When I left the office last night the probability of Trump winning the US presidential election was 15%. We had some very keen people in the office tracking the odds as shown below:

In the night the probability of a Trump win dipped to 9% – we all now know what happened next.

I am sure you will all be reading blogs on the political impact of the US election but for me, the lesson from the election is a continuation of a theme. Assumptions and probabilities are not hugely useful in a single event; we have seen this numerous times.

So we have seen that even a 9% probability can still not give us confidence in a result. You have a similar principle applied in the calling of states during the election. This, typically, is only done once the probability of an outcome is 99%. What this means for me is that any probability between 5% and 95% is not as useful a guide to potential outcomes as it looks.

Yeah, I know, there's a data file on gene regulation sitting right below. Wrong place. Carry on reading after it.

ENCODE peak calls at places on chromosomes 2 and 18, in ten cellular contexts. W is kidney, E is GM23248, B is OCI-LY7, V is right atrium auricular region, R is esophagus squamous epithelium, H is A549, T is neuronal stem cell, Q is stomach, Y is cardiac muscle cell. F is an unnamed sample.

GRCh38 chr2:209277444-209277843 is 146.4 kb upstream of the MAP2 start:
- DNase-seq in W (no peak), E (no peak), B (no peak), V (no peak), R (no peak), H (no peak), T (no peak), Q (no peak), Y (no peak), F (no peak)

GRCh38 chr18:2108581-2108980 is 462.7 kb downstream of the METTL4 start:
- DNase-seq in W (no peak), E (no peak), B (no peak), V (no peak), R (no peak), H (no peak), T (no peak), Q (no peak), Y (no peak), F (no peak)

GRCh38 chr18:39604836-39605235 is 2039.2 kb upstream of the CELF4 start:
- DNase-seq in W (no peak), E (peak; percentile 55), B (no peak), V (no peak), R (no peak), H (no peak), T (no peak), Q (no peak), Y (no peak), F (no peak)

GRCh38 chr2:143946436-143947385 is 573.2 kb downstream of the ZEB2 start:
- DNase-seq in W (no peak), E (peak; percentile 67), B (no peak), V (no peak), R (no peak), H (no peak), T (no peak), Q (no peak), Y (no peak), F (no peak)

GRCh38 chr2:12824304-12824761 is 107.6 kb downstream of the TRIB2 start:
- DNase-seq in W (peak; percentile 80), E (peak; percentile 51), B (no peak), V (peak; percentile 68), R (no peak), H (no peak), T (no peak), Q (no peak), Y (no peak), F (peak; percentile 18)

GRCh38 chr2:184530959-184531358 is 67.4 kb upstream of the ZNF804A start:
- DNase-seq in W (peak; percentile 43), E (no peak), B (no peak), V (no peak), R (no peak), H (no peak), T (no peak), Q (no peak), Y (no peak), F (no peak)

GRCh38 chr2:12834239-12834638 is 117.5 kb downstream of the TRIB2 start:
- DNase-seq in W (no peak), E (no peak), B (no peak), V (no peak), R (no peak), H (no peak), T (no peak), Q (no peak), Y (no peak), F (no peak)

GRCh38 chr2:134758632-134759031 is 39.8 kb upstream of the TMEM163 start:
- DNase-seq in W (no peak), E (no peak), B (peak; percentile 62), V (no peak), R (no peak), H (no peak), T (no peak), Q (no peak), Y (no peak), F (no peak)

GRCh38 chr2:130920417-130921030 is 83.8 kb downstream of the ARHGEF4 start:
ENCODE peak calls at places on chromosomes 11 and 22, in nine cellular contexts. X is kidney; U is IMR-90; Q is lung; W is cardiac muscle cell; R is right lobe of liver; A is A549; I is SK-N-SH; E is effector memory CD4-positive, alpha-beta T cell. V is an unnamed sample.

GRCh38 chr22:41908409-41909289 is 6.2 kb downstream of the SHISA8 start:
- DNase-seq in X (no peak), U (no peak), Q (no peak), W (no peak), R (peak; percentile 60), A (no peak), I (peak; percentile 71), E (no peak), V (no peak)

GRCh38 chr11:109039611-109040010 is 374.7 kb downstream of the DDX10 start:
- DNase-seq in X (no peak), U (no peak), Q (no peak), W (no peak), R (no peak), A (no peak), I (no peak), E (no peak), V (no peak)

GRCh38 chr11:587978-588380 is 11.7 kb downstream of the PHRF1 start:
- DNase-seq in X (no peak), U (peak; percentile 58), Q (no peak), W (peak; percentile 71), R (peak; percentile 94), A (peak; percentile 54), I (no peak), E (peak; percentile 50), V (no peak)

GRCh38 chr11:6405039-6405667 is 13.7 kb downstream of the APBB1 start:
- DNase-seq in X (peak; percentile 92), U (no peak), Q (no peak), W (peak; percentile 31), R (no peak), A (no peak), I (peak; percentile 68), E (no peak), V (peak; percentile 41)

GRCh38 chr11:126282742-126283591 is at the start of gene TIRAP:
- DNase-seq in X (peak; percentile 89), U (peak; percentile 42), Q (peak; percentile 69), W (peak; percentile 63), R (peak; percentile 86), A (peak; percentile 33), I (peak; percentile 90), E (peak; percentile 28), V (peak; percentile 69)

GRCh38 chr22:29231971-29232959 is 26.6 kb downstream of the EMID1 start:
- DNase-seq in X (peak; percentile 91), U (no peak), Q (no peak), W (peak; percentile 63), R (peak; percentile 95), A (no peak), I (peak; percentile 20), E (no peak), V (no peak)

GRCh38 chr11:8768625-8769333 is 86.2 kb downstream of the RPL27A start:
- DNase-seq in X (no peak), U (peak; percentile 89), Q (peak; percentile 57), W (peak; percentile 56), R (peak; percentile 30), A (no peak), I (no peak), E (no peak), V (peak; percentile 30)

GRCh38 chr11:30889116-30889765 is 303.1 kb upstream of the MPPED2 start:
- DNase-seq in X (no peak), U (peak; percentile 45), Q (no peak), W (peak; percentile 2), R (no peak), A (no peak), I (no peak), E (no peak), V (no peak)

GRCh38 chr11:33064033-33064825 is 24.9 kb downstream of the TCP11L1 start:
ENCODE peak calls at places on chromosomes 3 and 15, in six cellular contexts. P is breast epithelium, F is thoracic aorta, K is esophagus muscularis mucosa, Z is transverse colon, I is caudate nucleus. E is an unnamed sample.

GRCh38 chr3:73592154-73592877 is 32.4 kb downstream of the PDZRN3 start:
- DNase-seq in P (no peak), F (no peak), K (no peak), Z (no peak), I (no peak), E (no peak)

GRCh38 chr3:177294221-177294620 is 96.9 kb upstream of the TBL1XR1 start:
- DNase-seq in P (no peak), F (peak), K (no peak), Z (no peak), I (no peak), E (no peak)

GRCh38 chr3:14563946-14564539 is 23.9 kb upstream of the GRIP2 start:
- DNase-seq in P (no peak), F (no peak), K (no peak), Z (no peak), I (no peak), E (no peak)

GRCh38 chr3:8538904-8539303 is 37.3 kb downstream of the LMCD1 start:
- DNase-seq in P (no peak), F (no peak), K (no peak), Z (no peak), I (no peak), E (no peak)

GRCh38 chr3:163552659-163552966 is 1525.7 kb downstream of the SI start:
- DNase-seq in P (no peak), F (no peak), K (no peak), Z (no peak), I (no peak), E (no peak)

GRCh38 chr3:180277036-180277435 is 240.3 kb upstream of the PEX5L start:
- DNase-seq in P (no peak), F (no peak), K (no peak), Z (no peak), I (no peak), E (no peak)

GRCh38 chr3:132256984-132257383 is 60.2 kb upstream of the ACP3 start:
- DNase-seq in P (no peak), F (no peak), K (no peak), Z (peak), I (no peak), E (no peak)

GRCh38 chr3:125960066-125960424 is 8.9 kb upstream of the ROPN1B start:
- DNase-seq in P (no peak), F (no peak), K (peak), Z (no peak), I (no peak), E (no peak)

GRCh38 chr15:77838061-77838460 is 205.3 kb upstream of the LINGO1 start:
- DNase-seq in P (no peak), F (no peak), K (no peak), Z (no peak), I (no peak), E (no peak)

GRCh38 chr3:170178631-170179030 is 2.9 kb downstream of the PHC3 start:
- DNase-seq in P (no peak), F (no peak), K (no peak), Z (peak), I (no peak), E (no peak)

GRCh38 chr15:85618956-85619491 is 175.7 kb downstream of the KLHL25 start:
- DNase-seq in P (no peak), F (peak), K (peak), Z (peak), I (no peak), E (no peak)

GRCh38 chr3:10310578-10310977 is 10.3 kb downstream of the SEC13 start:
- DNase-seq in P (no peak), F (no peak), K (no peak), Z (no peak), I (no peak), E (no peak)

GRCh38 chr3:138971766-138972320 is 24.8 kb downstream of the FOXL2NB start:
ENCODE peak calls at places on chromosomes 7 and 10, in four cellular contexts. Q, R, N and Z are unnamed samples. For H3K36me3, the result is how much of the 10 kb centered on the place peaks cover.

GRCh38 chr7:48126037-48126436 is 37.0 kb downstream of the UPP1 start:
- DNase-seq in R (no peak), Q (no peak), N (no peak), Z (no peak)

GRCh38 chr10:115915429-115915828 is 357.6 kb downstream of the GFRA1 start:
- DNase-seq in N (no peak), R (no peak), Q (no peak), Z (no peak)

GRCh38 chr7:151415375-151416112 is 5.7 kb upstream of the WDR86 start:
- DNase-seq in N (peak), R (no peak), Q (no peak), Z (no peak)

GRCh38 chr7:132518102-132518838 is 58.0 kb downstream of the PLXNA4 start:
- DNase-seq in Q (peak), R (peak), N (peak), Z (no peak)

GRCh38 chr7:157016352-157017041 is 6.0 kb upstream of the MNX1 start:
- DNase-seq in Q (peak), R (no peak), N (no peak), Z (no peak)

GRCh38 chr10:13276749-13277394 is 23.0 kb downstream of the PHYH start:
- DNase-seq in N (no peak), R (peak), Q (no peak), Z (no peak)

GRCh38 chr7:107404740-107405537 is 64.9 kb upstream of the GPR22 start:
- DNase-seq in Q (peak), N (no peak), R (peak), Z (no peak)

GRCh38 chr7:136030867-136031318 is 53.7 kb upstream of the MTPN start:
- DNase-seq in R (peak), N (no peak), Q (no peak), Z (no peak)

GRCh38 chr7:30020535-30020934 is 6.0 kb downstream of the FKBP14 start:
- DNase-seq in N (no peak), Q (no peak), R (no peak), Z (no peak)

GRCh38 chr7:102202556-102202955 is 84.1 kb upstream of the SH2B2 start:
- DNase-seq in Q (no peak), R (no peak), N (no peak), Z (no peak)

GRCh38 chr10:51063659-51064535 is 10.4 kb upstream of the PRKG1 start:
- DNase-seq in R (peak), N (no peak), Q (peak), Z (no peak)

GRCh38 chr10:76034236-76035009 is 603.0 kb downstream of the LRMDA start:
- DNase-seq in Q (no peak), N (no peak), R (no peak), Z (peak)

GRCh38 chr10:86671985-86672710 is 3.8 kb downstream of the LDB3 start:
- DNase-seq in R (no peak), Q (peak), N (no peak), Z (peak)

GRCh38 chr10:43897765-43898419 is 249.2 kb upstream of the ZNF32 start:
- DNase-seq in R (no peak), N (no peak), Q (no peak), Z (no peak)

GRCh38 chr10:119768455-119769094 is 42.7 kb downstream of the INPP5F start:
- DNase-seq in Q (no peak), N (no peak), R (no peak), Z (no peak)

Now, the nature of probabilities is that if the election was re-run hundreds or thousands of times then Clinton would have won more. But in a single event they are pretty much useless.

We have blogged on this before.

Perhaps the issue for pension schemes is that even if you have a strategy that has a 70% chance of success, you must be prepared for the eventuality that you will not succeed in practice.

Irrespective of your political views, what we have learned from elections this year is that we need to sense-check any behaviours that are based on probabilities.

For the large numbers of people worried about market impacts of the election result, there is some hope (ironically provided by this result). All the assumptions about market movements from here are explicitly or implicitly probability-based. One thing to learn from this election is that when we rely on assumptions and probabilities there is, by definition, a chance we’ll be wrong.